Sterile Thunder: In Defense of Terrorism? tells of one Jason Gatliff.
Mr. Gatliffe has written a thesis for his degree candidacy at Bowling Green State. The thesis he will be defending is, "In Defense of Terrorism: When is it Permissible to Target Children?". The text seemingly does not get anybetter than the title.
"Mr. Gatliff proceeded from the absurd proposition that terrorism, per se, is wholly consistent with Just War Theory - an assertion which, one must admit, is revealed by even the most cursory of examinations to be utterly ridiculous" according to Luke Lindley of Stanford University.
Mr Lindly goes on to astutely observe:
if any activity whose defining characteristic is deliberate, disproportionate, and indiscriminate slaughter may be considered compatible with such a fundamentally Judeo-Christian ethical paradigm - Mr. Gatliff neatly sidestepped the issue of whether or not terrorism meets the criteria of just warfare in its declaration and initiation. In other words, Gatliff posited that: A) since there exists no meaningful distinction between terrorists and "traditional" military personnel; and B) since the state of a just war per se has been assumed (that is to say, the extant conflict was just in its declaration); the perceptive philosopher ought to instead turn his attention to what specific activities within this circumscribed martial state may be considered ethically acceptable."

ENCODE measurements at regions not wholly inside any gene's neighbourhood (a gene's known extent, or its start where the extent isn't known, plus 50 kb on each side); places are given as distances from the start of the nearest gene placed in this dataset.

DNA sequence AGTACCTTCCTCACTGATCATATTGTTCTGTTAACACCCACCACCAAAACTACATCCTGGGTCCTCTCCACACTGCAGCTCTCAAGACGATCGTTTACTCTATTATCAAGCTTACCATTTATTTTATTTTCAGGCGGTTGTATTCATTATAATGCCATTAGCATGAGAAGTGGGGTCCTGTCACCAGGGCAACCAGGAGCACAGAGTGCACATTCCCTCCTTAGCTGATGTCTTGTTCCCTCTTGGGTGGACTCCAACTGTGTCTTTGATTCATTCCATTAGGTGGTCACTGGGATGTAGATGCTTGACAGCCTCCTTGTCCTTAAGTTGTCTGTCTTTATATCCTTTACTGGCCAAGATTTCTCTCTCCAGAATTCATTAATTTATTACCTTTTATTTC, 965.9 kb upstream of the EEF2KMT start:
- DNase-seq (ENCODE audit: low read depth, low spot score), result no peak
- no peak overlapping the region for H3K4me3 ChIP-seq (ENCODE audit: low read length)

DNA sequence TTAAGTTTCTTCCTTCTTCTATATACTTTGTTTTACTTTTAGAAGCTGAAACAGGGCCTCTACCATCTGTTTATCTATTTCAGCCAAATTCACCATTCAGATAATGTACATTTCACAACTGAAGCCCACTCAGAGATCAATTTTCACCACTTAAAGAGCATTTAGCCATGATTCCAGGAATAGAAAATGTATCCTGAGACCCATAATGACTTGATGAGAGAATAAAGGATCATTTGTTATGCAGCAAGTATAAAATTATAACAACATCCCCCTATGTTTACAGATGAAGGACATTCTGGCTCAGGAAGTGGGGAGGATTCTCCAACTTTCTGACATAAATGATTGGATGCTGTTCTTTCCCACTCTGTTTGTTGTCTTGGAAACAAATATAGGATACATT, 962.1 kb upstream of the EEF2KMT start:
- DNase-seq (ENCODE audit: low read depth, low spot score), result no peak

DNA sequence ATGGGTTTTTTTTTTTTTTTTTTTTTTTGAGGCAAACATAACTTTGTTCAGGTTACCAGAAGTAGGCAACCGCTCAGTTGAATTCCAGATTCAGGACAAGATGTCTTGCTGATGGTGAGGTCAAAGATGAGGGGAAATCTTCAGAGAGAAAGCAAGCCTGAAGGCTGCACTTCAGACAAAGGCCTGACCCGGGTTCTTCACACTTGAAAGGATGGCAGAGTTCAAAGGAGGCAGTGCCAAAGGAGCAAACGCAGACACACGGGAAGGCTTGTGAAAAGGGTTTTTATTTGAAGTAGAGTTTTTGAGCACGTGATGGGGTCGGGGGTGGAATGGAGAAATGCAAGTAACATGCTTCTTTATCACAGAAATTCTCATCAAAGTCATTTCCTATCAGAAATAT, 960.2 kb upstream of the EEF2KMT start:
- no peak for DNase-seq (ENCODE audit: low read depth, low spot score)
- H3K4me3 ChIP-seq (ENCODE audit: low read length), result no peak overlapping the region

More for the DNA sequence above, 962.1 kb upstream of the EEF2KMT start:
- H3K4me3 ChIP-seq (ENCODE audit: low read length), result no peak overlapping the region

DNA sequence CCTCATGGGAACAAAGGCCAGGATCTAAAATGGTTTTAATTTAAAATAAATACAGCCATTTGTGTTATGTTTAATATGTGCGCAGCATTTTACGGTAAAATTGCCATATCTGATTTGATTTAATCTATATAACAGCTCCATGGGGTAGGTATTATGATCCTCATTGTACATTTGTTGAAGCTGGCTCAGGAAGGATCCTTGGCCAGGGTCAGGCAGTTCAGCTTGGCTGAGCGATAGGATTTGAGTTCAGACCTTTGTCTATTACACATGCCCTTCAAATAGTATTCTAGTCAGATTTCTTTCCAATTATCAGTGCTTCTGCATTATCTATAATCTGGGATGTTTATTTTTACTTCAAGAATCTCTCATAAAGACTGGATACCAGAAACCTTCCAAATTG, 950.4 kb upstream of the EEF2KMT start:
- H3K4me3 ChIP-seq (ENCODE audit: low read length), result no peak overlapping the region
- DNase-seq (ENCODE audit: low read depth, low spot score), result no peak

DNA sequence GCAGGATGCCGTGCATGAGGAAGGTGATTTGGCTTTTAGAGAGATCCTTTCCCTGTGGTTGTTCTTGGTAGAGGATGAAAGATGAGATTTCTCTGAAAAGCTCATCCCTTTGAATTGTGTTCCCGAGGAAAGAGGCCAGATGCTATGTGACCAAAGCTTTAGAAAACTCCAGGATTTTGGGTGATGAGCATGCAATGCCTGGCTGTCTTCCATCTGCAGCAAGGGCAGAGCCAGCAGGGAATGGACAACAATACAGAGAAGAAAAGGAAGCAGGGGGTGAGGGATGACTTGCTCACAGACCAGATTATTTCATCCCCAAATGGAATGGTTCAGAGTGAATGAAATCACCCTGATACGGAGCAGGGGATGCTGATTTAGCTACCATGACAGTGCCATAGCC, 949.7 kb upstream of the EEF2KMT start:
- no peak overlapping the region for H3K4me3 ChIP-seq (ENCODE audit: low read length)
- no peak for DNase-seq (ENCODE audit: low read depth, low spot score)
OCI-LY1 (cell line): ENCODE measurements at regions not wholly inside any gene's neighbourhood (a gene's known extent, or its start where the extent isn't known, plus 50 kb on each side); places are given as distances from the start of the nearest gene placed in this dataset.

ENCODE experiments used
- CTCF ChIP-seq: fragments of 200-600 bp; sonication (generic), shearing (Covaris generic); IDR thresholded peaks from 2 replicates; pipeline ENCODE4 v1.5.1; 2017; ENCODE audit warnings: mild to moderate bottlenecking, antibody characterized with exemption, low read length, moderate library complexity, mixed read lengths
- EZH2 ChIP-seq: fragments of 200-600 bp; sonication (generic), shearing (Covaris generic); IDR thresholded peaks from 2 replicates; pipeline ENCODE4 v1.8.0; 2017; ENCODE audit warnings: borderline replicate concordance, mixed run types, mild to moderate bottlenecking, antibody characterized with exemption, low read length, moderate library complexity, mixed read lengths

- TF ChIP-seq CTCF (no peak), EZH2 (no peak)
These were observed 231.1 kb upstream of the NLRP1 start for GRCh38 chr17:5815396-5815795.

"Gatliff argued that this criterion is not concerned in the least with 'objective standards of right and wrong.' It is instead concerned with a determination of what Gatliff termed 'moral necessity.' " since, as Lindly points out, that Gatliff has no problem with redefining, "moral necessity" can mean almost anything. having not read the document completely, I can only guess that it means exactly that.